HHS Secretary Discusses Impact of Healthcare Reform for Blacks and Small Businesses
By most accounts, the healthcare reform bill that Congress is expected to pass in the next few days is by no means a panacea. There’s no public option, it doesn’t sufficiently rein in costs, and its impact on the deficit will be felt for years. But if Congress fails to pass a bill, warns Health and Human Services Secretary Kathleen Sebelius, the implications for minorities—already overrepresented among the nation’s uninsured–could be even costlier.
First, she noted in a roundtable discussion with black reporters at the White House this week, prohibitive rate increases are forcing more and more people out of the market. In the past 10 years, premiums have doubled, and Sebelius estimates that at the end of the next 10 years, the average policy could cost as much as $30,000. She recounted an insurance company representative telling a congressional panel that profitability trumps keeping customers. African Americans, she added, also disproportionately suffer from chronic diseases and other health conditions that push them into a high-risk pool. “So a larger percentage of minorities are going to be on the wrong end of the puzzle in a market that is unattainable or unaffordable and there’s, frankly, nothing that stops that,” Sebelius said.
Small business owners also often feel squeezed in the marketplace, she added. Without the bargaining power of larger firms, they face the highest rates from providers, doctors, and drug companies. If even one of their employees becomes seriously ill, their rates will jump up.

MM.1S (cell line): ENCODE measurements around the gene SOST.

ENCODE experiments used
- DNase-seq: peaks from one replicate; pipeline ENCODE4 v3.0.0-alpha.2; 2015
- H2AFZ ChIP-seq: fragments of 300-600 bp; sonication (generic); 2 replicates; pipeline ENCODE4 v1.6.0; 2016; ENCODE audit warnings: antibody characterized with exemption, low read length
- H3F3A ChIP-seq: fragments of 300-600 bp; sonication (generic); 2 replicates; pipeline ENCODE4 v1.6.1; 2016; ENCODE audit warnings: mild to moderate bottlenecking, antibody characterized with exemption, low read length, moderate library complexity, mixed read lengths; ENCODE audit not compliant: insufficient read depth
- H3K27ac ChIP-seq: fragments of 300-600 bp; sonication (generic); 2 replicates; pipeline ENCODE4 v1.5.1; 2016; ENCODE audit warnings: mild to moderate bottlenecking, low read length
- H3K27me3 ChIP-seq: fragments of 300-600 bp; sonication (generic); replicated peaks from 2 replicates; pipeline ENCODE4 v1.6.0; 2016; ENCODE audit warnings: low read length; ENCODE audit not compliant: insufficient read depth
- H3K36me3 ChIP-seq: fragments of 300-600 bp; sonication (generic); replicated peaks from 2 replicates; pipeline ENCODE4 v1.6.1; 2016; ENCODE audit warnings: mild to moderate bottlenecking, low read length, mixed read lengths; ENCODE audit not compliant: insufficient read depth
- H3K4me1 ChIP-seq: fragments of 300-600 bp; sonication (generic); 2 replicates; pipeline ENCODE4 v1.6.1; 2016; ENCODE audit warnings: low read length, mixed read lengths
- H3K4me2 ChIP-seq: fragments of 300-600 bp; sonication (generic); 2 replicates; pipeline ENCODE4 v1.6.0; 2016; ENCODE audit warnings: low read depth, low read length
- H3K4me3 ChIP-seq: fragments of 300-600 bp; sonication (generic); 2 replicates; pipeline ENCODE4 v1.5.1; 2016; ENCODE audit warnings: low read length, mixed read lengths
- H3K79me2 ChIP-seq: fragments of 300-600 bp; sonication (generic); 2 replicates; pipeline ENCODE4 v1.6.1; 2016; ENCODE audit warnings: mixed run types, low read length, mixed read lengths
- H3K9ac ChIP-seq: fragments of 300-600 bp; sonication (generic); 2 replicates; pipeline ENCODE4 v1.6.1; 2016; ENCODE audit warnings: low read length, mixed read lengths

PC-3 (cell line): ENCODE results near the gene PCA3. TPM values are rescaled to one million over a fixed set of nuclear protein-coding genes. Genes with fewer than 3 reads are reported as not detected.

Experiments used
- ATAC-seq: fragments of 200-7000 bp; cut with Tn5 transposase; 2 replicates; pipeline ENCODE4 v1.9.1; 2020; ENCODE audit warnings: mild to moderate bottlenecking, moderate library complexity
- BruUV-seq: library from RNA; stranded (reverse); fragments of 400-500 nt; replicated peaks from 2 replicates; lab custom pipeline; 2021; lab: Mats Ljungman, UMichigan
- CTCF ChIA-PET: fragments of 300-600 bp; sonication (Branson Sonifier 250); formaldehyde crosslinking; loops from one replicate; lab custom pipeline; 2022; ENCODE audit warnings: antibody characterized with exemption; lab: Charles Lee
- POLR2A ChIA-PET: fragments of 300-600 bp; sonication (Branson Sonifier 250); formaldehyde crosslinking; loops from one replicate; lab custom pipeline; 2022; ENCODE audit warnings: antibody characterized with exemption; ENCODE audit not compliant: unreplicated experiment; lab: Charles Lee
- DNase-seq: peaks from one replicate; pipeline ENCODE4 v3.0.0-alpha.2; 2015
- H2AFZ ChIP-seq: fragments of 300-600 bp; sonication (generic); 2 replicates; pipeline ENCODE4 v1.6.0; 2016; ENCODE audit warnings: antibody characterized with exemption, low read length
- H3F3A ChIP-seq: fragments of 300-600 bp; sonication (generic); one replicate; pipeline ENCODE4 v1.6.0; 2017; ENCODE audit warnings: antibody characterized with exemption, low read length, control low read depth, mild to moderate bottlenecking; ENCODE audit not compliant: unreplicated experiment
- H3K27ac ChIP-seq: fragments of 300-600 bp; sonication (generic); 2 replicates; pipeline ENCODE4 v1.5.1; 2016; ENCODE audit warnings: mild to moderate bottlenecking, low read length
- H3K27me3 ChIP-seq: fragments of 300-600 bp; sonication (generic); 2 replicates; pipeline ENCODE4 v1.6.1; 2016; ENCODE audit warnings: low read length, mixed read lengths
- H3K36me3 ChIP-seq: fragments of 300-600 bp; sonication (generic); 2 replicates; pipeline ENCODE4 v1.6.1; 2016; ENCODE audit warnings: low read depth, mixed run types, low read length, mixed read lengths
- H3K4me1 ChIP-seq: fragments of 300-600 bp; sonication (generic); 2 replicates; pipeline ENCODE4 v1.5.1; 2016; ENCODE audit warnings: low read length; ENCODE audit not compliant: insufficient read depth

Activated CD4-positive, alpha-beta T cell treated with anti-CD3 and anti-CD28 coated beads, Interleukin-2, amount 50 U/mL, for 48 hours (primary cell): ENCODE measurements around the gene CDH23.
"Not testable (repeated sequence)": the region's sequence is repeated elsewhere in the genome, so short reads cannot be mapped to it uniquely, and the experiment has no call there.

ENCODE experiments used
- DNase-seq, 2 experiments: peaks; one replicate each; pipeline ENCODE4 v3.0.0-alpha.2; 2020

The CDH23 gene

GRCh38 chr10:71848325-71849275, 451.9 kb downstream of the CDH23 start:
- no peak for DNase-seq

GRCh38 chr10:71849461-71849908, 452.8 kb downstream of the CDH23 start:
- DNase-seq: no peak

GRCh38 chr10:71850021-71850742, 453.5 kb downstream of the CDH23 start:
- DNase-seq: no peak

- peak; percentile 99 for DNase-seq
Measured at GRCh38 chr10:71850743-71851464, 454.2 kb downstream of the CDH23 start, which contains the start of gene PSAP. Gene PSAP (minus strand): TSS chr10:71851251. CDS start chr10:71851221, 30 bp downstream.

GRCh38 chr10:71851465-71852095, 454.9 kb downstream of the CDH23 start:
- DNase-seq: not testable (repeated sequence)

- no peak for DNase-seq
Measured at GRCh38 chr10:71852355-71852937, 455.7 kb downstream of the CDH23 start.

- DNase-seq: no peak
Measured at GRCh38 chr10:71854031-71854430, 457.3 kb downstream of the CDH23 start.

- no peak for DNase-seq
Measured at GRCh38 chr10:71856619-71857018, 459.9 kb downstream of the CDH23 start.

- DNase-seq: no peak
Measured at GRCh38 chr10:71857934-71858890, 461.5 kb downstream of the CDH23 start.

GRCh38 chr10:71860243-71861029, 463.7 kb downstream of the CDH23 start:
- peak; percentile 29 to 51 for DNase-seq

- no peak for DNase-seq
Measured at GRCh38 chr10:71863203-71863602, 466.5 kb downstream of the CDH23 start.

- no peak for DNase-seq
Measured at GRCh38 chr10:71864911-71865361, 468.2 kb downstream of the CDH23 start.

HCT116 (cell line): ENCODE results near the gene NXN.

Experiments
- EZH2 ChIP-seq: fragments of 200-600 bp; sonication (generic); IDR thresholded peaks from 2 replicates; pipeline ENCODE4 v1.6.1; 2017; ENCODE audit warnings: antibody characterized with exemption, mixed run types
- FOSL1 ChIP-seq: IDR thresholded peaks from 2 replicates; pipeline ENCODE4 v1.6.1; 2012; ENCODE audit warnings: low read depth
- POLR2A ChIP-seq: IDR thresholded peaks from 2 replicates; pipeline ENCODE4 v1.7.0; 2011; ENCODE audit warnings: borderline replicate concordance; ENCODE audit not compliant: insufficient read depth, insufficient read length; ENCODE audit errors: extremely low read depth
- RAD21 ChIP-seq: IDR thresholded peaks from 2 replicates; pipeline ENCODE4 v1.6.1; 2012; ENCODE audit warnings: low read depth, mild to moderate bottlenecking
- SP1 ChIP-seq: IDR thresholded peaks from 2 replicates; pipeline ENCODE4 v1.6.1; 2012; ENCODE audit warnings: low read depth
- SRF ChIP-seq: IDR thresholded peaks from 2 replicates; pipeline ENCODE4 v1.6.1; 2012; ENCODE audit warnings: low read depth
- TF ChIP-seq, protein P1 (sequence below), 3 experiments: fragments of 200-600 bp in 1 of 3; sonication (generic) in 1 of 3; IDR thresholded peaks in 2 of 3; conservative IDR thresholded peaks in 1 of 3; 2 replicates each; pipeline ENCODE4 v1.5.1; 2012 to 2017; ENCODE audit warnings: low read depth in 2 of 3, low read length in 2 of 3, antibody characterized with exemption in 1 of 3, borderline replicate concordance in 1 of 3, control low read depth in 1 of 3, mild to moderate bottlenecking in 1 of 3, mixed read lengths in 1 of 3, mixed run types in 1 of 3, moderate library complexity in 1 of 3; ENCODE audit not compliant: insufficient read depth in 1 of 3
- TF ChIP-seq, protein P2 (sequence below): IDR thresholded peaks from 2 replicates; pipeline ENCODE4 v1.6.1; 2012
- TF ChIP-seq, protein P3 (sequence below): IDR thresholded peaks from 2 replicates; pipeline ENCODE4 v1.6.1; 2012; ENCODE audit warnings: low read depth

Reform legislation will enable small businesses to become part of an exchange that will enable them to negotiate competitive rates, and their lower wage employees will get direct subsidies to help pay for coverage. Sebelius also said that there’s a new provision under the bill being considered that will require insurance companies in the small-group market to adhere to a medical loss ratio that, with the exchange, would prevent end-of-year surprise rate increases.
“They’ll have to spend at least 80% of what they take in on health benefits and only allow 20% to go to profit, overhead, and administrative costs,” said Sebelius. “If they don’t make that medical-loss ration, they’ll have to rebate money, which will prevent this extraordinary differential we see in the market with jacked up rates.”